Lindsey was a proud 2016 Pitch Wars Mentee and thoroughly adores being a part of the wonderful writing community. Lindsey writes about heart-stopping romance, rule-breaking heroes, and everyday magic. THE HEARTBEAT HYPOTHESIS is her debut novel. Lindsey is represented by Naomi Davis of Inklings Literary Agency.
Your book HEARTBEAT HYPOTHESIS is your debut novel. In the book Audra walks in the footsteps of Emily who died too young. I feel like a lot of us wind up knowing someone who died too young. Did any personal experiences inspire the story?
Actually, no. There was no personal experience that inspired the story, though I have known a few who’ve sadly died too young. The story was actually inspired by a news article about a fifty-something-year-old woman who received a twenty-one-year-old’s heart after she died in a car wreck. Afterwards, the older woman set out to complete the young girl’s bucket list so at least her heart could experience all the things she’d wanted to do.
You have a BFA in Photography and Graphic Design. Do those areas provide you with a different creative outlet than writing? And did you use any of your photograph knowledge in HEARTBEAT HYPOTHESIS?
Definitely! To both questions. I do freelance photography and graphic design (and sometimes even paint). When I feel stuck with writing I’ll utilize my degree to create anything– because I often feel lost without an outlet. In THE HEARTBEAT HYPOTHESIS, Jake is a photographer, so I “gifted” him all my various technical knowledge as well as the creativity that comes with being a photographer.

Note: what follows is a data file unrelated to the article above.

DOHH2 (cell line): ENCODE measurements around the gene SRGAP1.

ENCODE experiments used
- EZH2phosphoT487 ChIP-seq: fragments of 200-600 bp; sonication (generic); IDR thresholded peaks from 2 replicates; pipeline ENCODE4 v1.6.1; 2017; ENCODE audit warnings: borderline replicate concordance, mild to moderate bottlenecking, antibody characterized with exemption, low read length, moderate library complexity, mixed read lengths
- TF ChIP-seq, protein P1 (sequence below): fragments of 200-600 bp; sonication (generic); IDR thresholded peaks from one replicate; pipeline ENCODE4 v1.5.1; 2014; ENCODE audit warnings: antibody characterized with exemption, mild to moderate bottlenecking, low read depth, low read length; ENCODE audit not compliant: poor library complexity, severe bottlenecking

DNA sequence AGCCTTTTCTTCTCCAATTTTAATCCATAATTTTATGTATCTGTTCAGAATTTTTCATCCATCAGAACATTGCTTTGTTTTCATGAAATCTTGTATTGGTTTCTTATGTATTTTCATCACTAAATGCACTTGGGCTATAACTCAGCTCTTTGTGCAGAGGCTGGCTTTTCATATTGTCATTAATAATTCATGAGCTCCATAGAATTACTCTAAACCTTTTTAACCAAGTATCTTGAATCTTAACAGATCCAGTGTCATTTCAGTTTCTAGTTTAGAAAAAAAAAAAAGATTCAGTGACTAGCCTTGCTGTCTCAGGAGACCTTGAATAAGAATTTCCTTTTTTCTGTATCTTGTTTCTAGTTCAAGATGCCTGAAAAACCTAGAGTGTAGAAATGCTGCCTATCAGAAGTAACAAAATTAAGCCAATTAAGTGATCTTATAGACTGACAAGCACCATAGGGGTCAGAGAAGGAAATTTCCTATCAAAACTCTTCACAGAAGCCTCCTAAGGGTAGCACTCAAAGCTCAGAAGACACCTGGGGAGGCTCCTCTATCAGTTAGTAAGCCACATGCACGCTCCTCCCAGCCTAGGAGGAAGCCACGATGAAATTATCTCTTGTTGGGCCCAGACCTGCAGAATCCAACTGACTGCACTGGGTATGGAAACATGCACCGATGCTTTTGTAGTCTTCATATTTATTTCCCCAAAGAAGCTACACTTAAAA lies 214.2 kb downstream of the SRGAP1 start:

Your next book TO WHATEVER END is slated for release in 2018. It’s about a woman named Quinn who with one touch can see the end to all her romantic encounters. Yikes! If you had the same curse, would you handle it the same way as Quinn?
If I had the same curse, yes, I would probably handle it the same way as Quinn does. I’d stay away from boys, avoid touching people, all the while hoping I can still find my happily ever after.
You’ve been writing since you were nine. What was the first story you remember writing about?
Aside from fanfiction? Haha. My first story was about fallen angels. (Before the fallen angel books exploded in the bookstores.) It was filled with everything you shouldn’t do in a first chapter: character wakes up, looks at herself in the mirror, contemplates her life, and has no dialogue. It was bad. But the real reason I stopped writing it was because it fell into the NA category, which wasn’t a thing at the time. (Too bad I couldn’t see the future, huh?) 😉All in all, it was a learning experience!
You write young adult and new adult fiction. What’s the biggest difference between writing YA and NA?
I find that YA and NA honestly overlap more than agents and publishers believe. You don’t turn eighteen and go off to college as someone totally different. At least I sure didn’t. But YA characters are generally finding themselves or finding love for the first time while NA characters are often trying to find their place in the world. YA allows me to write characters who might do something a bit more…crazy (for lack of a better word). Teens are more dramatic and think they’re invincible. (I know I was that way!) NA gives me the chance to leave parents out of the equation—not always, but I tend to enjoy using a character’s upbringing as angsty, tortured backstory. I don’t care for the YA books with “absent parents” for no other reason than to allow the characters to get away with murder. 😉